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Rebellion Record: a Diary of American Events: Documents and Narratives, Volume 11. (ed. Frank Moore) 9 1 Browse Search
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Browsing named entities in Rebellion Record: a Diary of American Events: Documents and Narratives, Volume 11. (ed. Frank Moore). You can also browse the collection for O. H. P. Cary or search for O. H. P. Cary in all documents.

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the evening of the sixth and day of the seventh instant. On the march from Savannah on the sixth, my regiment had the advance of the column of General Buell's army, and I sent four companies forward as an advance guard, under command of Lieutenant-Colonel Cary, leaving four with me at the head of the column (two companies having been left behind on other duty). On reaching the river, with the four companies at the head of the column, they were immediately ferried over to join those under Lieutenent-Colonel Cary, that had passed over before my arrival. On arriving on the south side of the river, under circumstances that looked discouraging to new troops, my regiment, eight companies, about four hundred strong, was formed amid great commotion and excitement. While forming the regiment one of my men was killed by a ball from the enemy's artillery. As soon as formed, I was ordered by General Buell, in person, to advance to support Captain Stone's battery, about one hundred and fifty y
I passed over without any loss of either men or property. My command consisted of the Sixth Ohio, Colonel N. L. Anderson; Eighty-fourth Illinois, Colonel L. H. Waters; Twenty-fourth Ohio, Colonel D. J. Higgins; Thirty-sixth Indiana, Lieutenant-Colonel O. H. P. Cary; Twenty-third Kentucky, Lieutenant-Colonel James C. Foy; aggregate officers and men. including staff, one thousand six hundred and eighty-seven. To which were attached Batterries H and M, Fourth United States artillery, commanded on my right. We met the enemy's lines about twelve o'clock M. My brigade was formed in double lines; the Twenty-fourth Ohio Colonel Higgins, and Twenty-third Kentucky, Lieutenant-Colonel Foy, in the front line; the Thirty-sixth Indiana, Lieutenant-Colonel Cary, and the Eighty-fourth Illinois, Colonel Waters, in the rear line; the Sixth Ohio, Colonel Anderson, in reserve. On meeting the enemy with the front line, the troops on the right of my brigade gave way, and the Thirty-sixth Indiana was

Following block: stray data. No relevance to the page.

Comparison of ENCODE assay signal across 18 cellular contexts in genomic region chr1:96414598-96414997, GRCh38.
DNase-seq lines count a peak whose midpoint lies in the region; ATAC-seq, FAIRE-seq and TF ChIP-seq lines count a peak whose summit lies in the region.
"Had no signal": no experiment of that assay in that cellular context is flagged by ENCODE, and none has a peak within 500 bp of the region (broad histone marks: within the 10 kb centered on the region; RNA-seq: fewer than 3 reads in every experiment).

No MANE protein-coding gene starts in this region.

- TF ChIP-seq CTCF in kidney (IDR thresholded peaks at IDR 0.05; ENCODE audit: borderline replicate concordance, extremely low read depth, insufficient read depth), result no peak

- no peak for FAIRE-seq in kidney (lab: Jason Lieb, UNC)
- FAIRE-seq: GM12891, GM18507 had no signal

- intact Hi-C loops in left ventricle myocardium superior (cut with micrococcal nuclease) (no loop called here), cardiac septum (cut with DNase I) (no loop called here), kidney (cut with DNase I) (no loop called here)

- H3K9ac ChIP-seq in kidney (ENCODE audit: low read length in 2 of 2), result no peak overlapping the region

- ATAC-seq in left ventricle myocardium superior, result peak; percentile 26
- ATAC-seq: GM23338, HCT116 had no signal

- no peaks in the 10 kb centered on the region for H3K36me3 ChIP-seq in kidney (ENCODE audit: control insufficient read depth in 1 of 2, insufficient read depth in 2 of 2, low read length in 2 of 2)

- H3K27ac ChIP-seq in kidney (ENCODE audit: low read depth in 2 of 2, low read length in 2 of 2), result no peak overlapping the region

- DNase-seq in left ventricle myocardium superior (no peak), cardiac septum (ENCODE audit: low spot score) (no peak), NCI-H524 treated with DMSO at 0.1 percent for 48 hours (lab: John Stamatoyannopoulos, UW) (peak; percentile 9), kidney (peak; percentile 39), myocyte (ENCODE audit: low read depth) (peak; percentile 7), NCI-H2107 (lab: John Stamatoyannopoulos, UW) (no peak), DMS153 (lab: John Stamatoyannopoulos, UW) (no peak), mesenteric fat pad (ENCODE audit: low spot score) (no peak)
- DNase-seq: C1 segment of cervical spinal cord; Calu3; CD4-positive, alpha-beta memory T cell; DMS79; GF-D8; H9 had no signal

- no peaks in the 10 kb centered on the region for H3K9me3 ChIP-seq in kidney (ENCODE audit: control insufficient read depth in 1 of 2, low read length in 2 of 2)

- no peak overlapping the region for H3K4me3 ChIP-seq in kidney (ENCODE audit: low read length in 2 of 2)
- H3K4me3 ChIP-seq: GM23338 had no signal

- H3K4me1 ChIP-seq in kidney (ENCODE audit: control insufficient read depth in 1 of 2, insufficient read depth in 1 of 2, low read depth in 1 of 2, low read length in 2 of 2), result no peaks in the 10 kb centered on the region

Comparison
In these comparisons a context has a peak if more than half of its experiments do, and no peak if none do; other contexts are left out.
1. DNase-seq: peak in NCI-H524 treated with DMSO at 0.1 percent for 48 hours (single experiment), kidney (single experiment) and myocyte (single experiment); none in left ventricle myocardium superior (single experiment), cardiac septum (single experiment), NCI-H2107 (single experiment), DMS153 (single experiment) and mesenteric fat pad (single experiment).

st division, Fourth Army corps, Atlanta, Georgia, September 5, 1864. Capt. E. D. Mason, A. A. G., First Division: sir: In completion of my duties in connection with the arduous campaign just closed, I have the honor to report the part taken therein by my command, the Fifty-ninth Illinois, Colonel Post, Seventy-fifth Illinois, Colonel Bennett, Eighty-fourth Illinois, Colonel Waters, Eightieth Illinois, Lieutenant-Colonel Kilgour, Ninth Indiana, Colonel Suman, Thirty-sixth Indiana, Lieutenant-Colonel Cary, Thirtieth Indiana, Captain Dawson, Seventy-seventh Pennsylvania, Captain Lawson, to which was attached battery B, Pennsylvania. Effective force, officers and men, about two thousand nine hundred. By orders from Major-General Stanley, Division Commander, we marched, with the balance of his command, on the third day of May, 1864, from our camp at Blue Springs, near Cleveland, Tennessee, to Red Clay, on the Georgia state line, and camped for the night. May 4.--Marched with the di